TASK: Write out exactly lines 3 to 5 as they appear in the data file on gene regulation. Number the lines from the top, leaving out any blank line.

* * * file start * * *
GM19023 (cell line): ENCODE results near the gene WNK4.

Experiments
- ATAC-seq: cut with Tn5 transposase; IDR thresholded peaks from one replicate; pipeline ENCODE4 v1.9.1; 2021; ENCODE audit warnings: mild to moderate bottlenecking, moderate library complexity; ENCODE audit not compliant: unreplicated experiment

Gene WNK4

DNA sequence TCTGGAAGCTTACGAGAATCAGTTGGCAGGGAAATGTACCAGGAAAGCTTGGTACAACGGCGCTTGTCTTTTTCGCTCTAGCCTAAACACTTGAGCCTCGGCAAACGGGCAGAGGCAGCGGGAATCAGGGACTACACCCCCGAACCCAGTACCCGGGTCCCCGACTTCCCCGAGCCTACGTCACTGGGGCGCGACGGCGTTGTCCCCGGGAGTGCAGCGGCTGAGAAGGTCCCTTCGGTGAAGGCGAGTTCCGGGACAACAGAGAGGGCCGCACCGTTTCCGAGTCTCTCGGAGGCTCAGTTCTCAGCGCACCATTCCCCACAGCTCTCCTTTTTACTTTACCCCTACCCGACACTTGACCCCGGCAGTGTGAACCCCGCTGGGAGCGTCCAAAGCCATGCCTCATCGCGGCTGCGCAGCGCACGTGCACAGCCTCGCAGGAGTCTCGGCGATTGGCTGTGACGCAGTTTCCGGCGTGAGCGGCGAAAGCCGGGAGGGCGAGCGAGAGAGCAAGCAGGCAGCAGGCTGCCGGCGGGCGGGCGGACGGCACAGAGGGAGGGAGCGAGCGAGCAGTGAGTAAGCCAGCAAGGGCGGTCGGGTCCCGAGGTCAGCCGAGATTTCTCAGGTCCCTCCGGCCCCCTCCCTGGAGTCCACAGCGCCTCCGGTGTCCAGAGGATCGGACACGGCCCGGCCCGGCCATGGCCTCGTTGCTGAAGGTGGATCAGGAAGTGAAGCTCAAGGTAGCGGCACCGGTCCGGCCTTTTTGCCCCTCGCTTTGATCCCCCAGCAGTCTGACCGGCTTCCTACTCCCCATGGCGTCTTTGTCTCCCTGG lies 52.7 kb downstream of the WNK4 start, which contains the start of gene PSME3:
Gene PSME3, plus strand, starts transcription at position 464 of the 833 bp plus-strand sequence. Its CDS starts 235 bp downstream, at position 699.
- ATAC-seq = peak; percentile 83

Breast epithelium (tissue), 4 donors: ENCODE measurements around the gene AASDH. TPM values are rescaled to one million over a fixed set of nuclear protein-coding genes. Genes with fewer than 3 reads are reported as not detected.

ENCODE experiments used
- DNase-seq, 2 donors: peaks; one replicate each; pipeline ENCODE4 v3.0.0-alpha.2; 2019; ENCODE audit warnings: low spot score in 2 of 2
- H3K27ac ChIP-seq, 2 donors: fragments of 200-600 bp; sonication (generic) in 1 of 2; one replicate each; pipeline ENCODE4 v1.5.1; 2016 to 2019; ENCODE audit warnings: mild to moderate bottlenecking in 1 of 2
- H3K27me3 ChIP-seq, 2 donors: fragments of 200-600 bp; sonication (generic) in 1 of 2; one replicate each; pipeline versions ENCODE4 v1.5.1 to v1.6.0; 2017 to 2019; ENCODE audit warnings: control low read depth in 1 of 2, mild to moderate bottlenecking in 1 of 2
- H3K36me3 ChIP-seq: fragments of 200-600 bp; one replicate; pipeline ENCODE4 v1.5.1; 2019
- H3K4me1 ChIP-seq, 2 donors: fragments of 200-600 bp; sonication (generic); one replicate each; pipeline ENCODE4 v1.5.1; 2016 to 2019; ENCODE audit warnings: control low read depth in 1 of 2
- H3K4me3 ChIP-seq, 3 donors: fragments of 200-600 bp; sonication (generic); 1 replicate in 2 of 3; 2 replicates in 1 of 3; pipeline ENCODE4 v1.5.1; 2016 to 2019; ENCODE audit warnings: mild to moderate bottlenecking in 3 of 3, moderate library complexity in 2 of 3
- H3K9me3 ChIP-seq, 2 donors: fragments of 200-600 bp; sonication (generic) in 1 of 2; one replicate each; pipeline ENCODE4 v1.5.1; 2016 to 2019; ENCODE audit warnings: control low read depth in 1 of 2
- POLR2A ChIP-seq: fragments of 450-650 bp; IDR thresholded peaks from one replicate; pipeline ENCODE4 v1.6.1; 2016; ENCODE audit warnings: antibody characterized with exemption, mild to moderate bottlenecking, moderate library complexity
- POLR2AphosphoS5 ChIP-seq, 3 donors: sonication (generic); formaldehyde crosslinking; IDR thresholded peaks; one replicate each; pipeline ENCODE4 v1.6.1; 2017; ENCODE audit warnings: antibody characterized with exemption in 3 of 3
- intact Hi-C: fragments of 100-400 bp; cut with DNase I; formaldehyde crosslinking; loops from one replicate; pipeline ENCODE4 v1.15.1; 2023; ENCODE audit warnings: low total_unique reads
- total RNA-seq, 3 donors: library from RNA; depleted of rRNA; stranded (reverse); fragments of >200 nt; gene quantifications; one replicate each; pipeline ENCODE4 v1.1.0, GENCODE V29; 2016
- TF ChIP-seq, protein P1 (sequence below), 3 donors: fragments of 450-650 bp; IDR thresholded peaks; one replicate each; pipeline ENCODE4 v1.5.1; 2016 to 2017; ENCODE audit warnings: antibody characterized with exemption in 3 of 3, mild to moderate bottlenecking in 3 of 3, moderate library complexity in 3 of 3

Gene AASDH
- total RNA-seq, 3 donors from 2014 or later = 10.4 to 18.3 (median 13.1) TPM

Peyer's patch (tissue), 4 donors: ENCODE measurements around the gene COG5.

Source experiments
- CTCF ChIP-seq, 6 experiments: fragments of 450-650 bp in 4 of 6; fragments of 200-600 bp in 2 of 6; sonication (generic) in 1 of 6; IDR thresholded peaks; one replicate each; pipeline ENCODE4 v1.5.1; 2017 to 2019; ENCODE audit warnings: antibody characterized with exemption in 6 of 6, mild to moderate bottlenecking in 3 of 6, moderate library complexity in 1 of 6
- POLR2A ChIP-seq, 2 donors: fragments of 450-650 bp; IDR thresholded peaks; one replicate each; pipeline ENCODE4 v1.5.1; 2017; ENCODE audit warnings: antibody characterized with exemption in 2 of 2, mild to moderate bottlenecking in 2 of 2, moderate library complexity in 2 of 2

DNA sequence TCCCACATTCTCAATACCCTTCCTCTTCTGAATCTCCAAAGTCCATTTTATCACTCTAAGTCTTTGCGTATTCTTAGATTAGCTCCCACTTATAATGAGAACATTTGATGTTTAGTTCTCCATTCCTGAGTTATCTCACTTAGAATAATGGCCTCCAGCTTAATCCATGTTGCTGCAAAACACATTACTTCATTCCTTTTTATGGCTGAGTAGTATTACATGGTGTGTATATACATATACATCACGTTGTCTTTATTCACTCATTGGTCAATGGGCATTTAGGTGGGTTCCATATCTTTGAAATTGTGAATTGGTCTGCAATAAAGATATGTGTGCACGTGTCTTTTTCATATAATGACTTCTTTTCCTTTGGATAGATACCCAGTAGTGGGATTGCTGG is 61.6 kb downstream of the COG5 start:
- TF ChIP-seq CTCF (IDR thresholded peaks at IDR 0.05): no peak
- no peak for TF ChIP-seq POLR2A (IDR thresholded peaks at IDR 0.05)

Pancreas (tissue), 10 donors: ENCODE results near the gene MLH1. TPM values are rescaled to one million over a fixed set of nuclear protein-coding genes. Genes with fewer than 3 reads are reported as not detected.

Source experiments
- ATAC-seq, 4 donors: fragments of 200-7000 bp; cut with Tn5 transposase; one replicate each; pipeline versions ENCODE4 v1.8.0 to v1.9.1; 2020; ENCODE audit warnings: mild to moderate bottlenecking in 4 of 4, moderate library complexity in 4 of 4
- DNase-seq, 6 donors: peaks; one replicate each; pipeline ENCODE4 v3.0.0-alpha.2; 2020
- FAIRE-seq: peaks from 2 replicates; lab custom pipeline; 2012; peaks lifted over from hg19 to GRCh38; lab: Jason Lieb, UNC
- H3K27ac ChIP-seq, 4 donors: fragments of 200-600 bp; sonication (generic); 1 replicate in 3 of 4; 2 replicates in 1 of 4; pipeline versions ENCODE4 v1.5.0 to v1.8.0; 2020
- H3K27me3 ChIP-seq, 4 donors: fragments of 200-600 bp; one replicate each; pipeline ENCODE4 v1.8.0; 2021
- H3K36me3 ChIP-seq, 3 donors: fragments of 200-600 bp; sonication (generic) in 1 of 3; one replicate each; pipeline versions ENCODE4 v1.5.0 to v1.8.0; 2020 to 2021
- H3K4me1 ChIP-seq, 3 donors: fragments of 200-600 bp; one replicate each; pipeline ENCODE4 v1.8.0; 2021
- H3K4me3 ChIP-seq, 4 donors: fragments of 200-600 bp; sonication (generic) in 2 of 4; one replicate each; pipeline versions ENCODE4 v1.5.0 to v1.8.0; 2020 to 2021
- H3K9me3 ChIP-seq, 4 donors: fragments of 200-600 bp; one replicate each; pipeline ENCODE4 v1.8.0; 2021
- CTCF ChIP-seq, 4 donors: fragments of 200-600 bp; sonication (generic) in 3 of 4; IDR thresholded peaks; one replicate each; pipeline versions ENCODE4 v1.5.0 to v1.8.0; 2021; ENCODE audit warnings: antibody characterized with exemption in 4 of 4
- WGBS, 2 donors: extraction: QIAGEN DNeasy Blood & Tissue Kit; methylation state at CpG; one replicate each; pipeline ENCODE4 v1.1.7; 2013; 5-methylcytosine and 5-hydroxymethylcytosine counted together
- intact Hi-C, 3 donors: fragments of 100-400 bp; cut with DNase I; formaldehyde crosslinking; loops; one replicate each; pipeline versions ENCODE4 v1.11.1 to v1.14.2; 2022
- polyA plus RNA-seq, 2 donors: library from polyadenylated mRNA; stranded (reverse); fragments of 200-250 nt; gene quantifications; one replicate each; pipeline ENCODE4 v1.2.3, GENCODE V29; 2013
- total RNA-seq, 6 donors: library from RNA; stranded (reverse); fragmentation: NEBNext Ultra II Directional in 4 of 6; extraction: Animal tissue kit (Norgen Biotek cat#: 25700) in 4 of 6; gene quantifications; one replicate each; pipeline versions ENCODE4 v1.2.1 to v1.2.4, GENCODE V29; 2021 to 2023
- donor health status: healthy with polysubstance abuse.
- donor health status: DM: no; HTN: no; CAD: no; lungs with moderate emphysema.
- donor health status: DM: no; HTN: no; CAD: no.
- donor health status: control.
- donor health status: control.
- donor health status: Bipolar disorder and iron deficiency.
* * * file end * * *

- ATAC-seq: cut with Tn5 transposase; IDR thresholded peaks from one replicate; pipeline ENCODE4 v1.9.1; 2021; ENCODE audit warnings: mild to moderate bottlenecking, moderate library complexity; ENCODE audit not compliant: unreplicated experiment

Gene WNK4

DNA sequence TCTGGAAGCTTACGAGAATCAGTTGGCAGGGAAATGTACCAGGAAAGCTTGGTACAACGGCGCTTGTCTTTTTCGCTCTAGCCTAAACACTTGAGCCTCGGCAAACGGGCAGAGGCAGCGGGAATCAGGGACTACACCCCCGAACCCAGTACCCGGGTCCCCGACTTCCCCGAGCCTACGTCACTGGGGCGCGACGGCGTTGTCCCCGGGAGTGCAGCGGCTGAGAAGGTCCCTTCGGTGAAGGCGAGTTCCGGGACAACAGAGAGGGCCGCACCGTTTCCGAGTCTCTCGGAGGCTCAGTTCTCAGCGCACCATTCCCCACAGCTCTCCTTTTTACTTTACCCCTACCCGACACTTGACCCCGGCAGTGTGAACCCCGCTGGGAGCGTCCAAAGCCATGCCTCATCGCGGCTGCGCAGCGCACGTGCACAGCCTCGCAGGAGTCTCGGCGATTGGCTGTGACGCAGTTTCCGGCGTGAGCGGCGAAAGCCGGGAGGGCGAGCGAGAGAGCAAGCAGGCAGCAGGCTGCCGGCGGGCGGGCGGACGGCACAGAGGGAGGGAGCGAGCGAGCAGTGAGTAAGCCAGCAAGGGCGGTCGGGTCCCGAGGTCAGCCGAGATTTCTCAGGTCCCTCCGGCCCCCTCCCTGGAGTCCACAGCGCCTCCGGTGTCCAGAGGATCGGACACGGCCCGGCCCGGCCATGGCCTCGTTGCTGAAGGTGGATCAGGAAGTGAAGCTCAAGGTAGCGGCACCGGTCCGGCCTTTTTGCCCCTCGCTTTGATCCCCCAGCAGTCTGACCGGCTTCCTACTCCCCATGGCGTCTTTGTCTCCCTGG lies 52.7 kb downstream of the WNK4 start, which contains the start of gene PSME3: